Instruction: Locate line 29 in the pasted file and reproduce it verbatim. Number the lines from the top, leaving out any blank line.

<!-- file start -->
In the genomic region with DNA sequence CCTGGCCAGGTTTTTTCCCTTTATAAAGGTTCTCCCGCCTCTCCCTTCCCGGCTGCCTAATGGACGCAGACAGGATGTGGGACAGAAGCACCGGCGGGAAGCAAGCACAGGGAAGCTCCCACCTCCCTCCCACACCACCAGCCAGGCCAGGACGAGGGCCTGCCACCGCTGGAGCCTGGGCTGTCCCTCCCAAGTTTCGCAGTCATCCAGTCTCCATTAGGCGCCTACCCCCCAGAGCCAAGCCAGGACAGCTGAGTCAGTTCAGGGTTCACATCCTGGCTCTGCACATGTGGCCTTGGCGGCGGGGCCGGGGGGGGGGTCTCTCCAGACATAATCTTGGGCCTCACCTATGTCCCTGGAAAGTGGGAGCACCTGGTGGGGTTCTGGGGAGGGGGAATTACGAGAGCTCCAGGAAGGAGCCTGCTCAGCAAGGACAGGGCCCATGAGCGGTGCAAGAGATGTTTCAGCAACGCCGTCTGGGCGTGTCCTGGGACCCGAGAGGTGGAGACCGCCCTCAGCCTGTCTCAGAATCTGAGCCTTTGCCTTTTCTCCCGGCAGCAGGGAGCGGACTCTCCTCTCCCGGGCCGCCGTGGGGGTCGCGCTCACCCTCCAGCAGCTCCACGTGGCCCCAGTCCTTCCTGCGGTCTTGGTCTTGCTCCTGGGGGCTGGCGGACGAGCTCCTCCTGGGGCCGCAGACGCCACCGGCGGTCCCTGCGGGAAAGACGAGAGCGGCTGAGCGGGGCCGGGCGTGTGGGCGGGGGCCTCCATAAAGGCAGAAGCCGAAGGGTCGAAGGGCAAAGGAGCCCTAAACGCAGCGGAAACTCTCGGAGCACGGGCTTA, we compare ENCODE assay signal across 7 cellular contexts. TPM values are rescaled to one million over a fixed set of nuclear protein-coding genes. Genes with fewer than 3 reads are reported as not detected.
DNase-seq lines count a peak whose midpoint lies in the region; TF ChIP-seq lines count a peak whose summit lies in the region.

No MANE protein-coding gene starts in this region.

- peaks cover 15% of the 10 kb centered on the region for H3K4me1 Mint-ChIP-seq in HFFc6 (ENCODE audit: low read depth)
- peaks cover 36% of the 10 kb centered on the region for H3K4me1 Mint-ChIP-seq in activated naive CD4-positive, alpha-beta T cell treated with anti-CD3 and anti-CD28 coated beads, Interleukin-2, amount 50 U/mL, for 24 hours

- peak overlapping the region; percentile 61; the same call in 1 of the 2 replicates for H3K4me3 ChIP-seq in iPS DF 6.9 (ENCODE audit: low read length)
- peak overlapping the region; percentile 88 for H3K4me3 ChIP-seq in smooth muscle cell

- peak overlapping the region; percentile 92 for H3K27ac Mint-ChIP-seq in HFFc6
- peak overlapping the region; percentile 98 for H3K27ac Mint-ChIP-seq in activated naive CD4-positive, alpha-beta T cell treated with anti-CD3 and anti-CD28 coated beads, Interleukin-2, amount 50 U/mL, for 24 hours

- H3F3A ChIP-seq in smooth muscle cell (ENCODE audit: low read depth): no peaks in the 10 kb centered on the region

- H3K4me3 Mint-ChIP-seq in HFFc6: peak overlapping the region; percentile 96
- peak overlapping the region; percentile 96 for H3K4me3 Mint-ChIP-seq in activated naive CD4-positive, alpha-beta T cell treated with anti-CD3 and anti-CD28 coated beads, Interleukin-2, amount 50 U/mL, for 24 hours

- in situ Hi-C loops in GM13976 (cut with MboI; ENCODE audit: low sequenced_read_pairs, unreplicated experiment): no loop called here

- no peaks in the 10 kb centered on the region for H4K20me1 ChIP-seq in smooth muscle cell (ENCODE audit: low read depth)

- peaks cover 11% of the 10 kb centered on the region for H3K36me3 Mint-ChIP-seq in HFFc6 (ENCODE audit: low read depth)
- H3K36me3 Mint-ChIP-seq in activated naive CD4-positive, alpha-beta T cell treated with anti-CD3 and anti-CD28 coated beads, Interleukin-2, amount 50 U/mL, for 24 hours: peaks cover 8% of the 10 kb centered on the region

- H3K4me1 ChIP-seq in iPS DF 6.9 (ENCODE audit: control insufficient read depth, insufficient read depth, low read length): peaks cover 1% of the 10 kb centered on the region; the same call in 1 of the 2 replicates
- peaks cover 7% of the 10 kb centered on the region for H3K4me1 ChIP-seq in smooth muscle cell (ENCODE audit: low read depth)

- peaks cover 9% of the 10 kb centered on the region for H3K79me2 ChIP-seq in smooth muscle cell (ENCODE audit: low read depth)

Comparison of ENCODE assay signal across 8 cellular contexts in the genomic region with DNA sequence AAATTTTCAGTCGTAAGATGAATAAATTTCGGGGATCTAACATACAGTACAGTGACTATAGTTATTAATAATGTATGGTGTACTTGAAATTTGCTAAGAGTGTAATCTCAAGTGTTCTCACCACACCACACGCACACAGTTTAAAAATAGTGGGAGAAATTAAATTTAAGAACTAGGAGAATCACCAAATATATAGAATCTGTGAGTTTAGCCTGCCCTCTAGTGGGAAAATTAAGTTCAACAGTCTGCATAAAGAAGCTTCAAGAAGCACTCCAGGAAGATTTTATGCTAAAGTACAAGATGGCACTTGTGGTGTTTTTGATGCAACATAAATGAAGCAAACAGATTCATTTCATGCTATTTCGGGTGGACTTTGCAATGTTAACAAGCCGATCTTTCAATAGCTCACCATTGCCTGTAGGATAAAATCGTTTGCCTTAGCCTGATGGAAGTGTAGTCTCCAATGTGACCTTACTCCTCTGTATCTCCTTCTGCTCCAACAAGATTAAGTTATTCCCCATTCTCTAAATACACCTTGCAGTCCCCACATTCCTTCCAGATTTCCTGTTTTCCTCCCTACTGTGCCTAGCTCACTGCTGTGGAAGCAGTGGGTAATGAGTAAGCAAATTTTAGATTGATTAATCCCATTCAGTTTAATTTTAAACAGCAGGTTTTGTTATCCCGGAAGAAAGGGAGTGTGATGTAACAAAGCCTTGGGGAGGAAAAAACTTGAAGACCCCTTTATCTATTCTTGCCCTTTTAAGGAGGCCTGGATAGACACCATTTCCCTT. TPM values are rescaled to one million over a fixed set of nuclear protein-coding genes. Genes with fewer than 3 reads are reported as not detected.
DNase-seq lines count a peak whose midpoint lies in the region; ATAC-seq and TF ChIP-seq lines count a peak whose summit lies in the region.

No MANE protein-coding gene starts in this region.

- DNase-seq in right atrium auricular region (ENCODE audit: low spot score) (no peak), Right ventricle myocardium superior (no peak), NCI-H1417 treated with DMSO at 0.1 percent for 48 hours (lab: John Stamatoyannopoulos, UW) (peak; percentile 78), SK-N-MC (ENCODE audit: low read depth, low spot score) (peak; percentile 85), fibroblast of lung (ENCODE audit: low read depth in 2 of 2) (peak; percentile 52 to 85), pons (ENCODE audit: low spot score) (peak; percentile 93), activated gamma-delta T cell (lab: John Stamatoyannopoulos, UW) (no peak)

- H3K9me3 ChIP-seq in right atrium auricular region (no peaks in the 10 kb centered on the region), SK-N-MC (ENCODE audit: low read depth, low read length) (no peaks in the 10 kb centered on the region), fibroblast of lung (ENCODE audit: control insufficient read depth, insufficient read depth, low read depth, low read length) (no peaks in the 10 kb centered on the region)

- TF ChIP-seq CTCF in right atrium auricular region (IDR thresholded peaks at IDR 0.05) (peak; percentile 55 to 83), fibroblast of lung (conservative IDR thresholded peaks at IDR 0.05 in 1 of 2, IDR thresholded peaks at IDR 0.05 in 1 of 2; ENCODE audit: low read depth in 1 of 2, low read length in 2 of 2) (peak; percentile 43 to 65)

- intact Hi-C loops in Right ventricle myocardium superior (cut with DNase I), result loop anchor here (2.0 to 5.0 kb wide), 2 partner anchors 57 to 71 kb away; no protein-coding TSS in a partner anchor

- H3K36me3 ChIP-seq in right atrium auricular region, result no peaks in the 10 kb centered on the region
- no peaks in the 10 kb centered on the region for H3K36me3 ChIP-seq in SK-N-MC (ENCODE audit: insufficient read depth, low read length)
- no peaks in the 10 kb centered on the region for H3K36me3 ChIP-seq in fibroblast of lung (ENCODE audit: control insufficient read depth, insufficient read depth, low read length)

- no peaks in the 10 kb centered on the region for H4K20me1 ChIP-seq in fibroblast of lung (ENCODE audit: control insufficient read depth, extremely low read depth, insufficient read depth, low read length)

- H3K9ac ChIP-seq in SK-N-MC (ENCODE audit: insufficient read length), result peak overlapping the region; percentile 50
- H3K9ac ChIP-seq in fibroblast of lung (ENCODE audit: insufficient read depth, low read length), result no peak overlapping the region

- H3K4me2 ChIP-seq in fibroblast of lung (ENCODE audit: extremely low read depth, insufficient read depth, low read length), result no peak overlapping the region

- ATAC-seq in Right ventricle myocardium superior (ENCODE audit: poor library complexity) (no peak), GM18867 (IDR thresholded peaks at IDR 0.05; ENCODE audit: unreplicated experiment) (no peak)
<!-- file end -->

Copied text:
- no peaks in the 10 kb centered on the region for H3K36me3 ChIP-seq in fibroblast of lung (ENCODE audit: control insufficient read depth, insufficient read depth, low read length)